Wednesday, July 26, 2017

Berkshire Museum to Dump Norman Rockwells

The Berkshire Museum in Pittsfield, Massachusetts will be selling off Norman Rockwell's "Shuffleton's Barbershop" and 39 other paintings to raise funds for their "New Vision" for the museum.

Shuffleton's Barbershop by Norman Rockwell
The paintings will be auctioned by Sothebys in the next six months and are expected to raise over $50 million. 

Shaftsbury Blacksmith Shop by Norman Rockwell
Norman Rockwell donated the paintings to the museum, which was founded in 1903 on the model of the Metropolitan Museum and the Smithsonian's National Museum of Natural History. 


The Museum made the decision after consulting with local community leaders, architects, and education consultants. They have announced the new vision for a "transformed museum" with a "radically new interdisciplinary approach....Static museum galleries will be transformed into active teaching laboratories."

William-Adolphe Bouguereau,  L'Agneau nouveau-né (The Newborn Lamb)
The Museum risks censure from the American Alliance of Museums and the Association of Art Museum Directors for selling its art to raise funds for operations and renovations rather than acquisitions of new artwork. 

“Valley of the Santa Ysabel,” by Frederic Church, 1875
In in its guidelines, the AAMD states that “A museum director shall not dispose of accessioned works of art in order to provide funds for purposes other than acquisitions of works of art for the collection.”

Both organizations have joined in a statement opposing the sale: “One of the most fundamental and longstanding principles of the museum field is that a collection is held in the public trust and must not be treated as a disposable financial asset.”

Albert Bierstadt, Connecticut River Valley, Claremont, New Hampshire 1868
Apart from the loss of the paintings to public view, the decision may lead to other repercussions for the museum. Potential donors of artwork may have second thoughts about bequeathing paintings, artifacts, or other treasures that might be liquidated later as a cash asset.

Under censure by the museum associations, other museums may shun the Berkshire Museum for traveling exhibitions or loans.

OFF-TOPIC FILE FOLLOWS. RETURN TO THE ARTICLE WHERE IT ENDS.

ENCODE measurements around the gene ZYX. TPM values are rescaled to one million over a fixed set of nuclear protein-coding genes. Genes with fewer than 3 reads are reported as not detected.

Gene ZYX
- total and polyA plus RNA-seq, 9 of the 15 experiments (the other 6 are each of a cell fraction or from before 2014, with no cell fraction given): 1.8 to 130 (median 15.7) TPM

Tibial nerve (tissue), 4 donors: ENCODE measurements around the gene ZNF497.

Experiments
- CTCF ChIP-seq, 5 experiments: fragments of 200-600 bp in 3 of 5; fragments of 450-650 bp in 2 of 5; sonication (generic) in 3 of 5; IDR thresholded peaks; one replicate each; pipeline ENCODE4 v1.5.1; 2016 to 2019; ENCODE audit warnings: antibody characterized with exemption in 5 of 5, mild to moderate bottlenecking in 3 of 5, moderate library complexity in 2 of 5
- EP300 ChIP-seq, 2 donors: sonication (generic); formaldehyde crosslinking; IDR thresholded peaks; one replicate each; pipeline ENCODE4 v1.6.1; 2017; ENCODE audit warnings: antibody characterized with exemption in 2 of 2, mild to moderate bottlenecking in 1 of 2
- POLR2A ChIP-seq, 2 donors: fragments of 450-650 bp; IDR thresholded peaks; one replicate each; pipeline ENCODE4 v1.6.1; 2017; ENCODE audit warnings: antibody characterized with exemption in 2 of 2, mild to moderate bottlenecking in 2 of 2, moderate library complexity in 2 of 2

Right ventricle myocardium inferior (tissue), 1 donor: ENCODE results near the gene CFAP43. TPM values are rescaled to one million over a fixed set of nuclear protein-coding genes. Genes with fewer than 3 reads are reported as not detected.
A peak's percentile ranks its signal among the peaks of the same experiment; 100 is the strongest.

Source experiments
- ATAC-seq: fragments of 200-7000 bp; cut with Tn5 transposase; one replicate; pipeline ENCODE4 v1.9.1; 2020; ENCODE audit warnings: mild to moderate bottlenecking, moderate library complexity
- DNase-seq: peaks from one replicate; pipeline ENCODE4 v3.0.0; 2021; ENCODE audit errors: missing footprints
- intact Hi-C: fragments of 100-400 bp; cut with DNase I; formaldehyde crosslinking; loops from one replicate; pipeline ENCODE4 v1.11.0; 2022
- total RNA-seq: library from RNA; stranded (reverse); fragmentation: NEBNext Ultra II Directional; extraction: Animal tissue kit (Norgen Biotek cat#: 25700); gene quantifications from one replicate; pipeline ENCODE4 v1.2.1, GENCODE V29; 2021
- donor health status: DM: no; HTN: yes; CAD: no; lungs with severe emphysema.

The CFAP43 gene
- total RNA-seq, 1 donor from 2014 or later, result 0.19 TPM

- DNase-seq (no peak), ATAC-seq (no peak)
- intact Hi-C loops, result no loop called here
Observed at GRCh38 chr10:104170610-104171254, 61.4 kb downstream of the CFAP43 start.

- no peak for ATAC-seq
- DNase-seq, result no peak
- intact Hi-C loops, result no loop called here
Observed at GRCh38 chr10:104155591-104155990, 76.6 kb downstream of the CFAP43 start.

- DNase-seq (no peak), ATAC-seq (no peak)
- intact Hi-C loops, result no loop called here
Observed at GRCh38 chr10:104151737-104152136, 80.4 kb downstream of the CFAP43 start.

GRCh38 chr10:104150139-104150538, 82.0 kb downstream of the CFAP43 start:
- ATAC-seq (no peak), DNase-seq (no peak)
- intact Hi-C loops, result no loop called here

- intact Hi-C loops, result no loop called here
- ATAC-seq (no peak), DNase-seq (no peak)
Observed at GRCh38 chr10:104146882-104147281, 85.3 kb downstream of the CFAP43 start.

-----
Berkshire Museum to sell works by Calder, Church and Durrie (Berkshire Eagle)

33 comments:

Celia said...

Makes me sad.

Allenmorrisart said...

Is there anything we can do to stop sales like this from happening?

Linda Navroth said...

By "new vision" I hope they don't mean a bunch of modernist eyesores. I don't know how they can get away with cheating the public out of the opportunity to view these works. Once they disappear into some rich man's collection, they are likely gone forever. I hope someone is able to stop it; I'll to my part by writing a letter of protest this morning.

Tom Hart said...

Shameful!! I was born and raised in Pittsfield (though I haven't lived there for many years now.) After his retirement my father worked as a museum guard in this very place for several years. I spent many happy hours in front of these works, and the thought of them meeting this fate saddens me greatly. Pittsfield has always had that small town feel, but I never considered it to be culturally small-minded. Until now.

Carol Scown-Raynal said...

How can they have a "new vision" when dump out Norman Rockwell ?

Susan Krzywicki said...

This sounds like a very confused process. If you look at the two images where they show their vision for the future, there are not many real objects at all...most of it is didactic panels and fake recreations of scenes. That disturbs me. In the call for "creating an experience", museums and exhibit spaces are actually doing the opposite: creating fake experiences by using plastic objects to represent reality.

Secondly, one article that you linked to suggested that the lawyer for the museum thought the ethical standards of museum curators were too narrow. Oh dear, that way lies perdition, right?

The issue of fiscal responsibility is a serious one - and it sounds like they are all muddled up over that one.

Then, the shift from a "museum" to a "museum for science", as the one article suggests is "the will of the people" - huh...that doesn't sound very clear....

Ava Jarvis said...

The "new vision" is mentioned in James' post. It's museum extensions, not art.

I don't think this is a good direction for Berkshire Museum to take, because no matter what we may or may not believe about the values of specific art movements, pieces that were donated for the good of the public trust should not be later sold. I don't even believe they should be sold to gain new artwork.

However, I feel this is likely motivated by current government movements to eliminate arts funding. If that is obliterated, there will be little choice for museums in the future to get funding for keeping the lights on other than by selling art. (It's not just the US, either, that wants to eliminate public funding for the arts.)

While this is distasteful, I believe that in the near future—maybe ten years or less—without national arts funding, this will just be how museums operate, and will have to operate, to even show what's left of their collections to the public.

I think to this end, stopping such sales means somehow reinstating the stability of arts funding.

Ava Jarvis said...

Susan—sounds to me like "will of the people" means "people seem to like seeing these types of things the most, the government is eliminating arts funding so we need to cater to what the most popular exhibits are, schools in particular buy tickets for these things and not the other things, do we want to still have a museum in five years? Damn it, what can we let go of that won't harm the collection too horribly much and yet let us cater to the public in what they want to buy ticket for?"